I currently have a 3 bed 2 bath home 1800 sq ft. With the market the way it is now, I could profit around $20,000 by selling. After listening to the BP Podcast, I've learned about refinancing and holding long term. I am working on understanding refinancing fully but I am still back and forth with selling. I want to take the jump and start investing in rental properties. I'm having trouble deciding if this home I've owned for 2 years is the perfect home to begin renting out of if I should take that cash and make a different move? Advantages and disadvantages of each option? Opinions appreciated!
In order to determine whether to refinance or sell, there are a lot of factors that play into it. Will you be willing to share details on the property including what you currently owe, current interest rate, terms, etc. What terms and rates are you finding with a refinance?
For renting, what is the market rent for a comparable property (year built, size, layout, bed/bath #, etc.)?
For selling, what are the sold comparables?
This will start the conversation on whether to refinance and rent, or sell.
Here is my best advice given the information I have on hand.
I would say you could accomplish everything you want by refinancing. This will allow you to pull out your cash to move to the next venture while retaining ownership of the property and renting it out. I think it is a great strategy and it is how a lot of people get into the game by becoming an "accidental landlord".
Some things to consider:
-You will want to check the rental rates in the area and make sure you will be able to cashflow with the higher mortgage payment and after accounting for your variable expenses (cap ex, maintenance/repairs, vacancy, property management, etc)
-Where will you live next? Chances are you will not be able to buy that same house for what you bought it for 2 years ago. So you will have to downgrade into something smaller or spend more money to get into something comparable. If you choose the latter, is it even worth it anymore? The increased cost of your new housing will probably offset the gain from your rental. I would encourage you to use the money from the refi and buy something below your means with an FHA 3.5% down. This will allow you to keep living expense comparable from before and allow you to realize the return from the rental.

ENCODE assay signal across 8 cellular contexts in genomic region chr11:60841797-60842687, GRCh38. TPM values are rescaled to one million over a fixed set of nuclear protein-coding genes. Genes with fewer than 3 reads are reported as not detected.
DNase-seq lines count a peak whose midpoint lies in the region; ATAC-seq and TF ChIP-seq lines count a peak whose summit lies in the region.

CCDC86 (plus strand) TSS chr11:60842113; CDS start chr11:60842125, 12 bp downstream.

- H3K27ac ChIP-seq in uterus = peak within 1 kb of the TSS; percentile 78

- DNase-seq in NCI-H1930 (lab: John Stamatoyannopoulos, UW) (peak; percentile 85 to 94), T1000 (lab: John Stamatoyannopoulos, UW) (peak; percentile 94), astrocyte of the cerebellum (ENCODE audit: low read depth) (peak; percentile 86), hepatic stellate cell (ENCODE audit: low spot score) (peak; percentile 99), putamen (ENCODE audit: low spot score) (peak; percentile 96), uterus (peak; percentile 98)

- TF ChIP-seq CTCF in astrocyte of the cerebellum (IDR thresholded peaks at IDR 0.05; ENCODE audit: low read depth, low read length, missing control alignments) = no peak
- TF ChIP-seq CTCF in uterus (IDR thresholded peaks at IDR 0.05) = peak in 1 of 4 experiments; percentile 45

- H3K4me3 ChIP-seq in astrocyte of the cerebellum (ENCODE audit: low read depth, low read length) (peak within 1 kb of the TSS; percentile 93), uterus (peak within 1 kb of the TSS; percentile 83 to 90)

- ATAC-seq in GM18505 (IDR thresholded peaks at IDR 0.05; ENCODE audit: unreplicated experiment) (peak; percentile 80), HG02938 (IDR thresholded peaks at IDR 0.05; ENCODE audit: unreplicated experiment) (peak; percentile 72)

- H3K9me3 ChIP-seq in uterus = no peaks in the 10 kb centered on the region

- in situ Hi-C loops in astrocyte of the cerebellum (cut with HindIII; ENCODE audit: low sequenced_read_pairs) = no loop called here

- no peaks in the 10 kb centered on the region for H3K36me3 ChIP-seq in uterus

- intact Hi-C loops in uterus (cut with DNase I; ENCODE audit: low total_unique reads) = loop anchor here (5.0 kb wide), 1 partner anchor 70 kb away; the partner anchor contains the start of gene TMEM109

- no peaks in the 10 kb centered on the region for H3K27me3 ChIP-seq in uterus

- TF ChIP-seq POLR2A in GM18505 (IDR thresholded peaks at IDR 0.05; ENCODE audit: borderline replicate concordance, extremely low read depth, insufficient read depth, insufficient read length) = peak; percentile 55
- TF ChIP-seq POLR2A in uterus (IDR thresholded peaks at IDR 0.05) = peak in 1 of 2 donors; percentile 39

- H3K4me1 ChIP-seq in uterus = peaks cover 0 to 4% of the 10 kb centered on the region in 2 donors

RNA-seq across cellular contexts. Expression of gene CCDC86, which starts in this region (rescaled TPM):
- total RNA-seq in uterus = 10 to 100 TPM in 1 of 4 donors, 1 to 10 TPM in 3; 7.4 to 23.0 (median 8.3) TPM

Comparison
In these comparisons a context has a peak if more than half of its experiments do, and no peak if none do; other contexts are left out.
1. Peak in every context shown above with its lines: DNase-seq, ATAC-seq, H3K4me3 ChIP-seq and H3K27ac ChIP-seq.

Hope this helps. Let me know if you have any other questions.
Do you have a property in mind to purchase? If you do a refi and pull cash out, then you will need to start paying on that money. Although, interest rates are low right now so it is something to consider. Is there an option to do a HELOC (home equity line of credit) on the property? That way, you can pull the equity out when you need it.
What are rents in the area going for? There are dozens and dozens of articles about analyzing properties and you can do it for your property to see if you would even cash flow on the property. Things to think include the mortgage but also repairs/maintenance, capital expenditures, taxes, insurance, and utility costs to rent out the property.
It really depends on what you want to do. Are you wanting to purchase another property to rent out ASAP? If so, do you have a purchase price in mind? Would you plan on financing the next property or buying cash? Buying an investment property can be anywhere from 15%-25% down plus closing costs. Without knowing a whole lot about your situation, will the 20K from this property be enough to help you get your next property (if that's what you're wanting to do).
It’s a 30 year conventional loan. I owe 140,000 property is valued around $165,000 with comparable in my neighborhood. My interest rate is 4.5%
I am not sure the renting prices but I think they are around at least $1,300. I need to find some numbers on that, but I’m not sure where to find that
If anything, you can probably refinance into a lower rate to save money. Not sure if this is a primary home or a second home for you. This will play a role on whether you rent or sell too.
If the rent is at $1300 that may not be enough to make it a cash flowing rental once you calculate mortgage, repairs/maintenance, capital expenditures, insurance, and taxes. The general rule of thumb is your rent should be 1% or more of your home's purchase price.
Rentometer is a good resource for checking rent comps on your own, but even better would be to ask property managers in your area to see what similar homes are renting for.
I will check on that. Thank you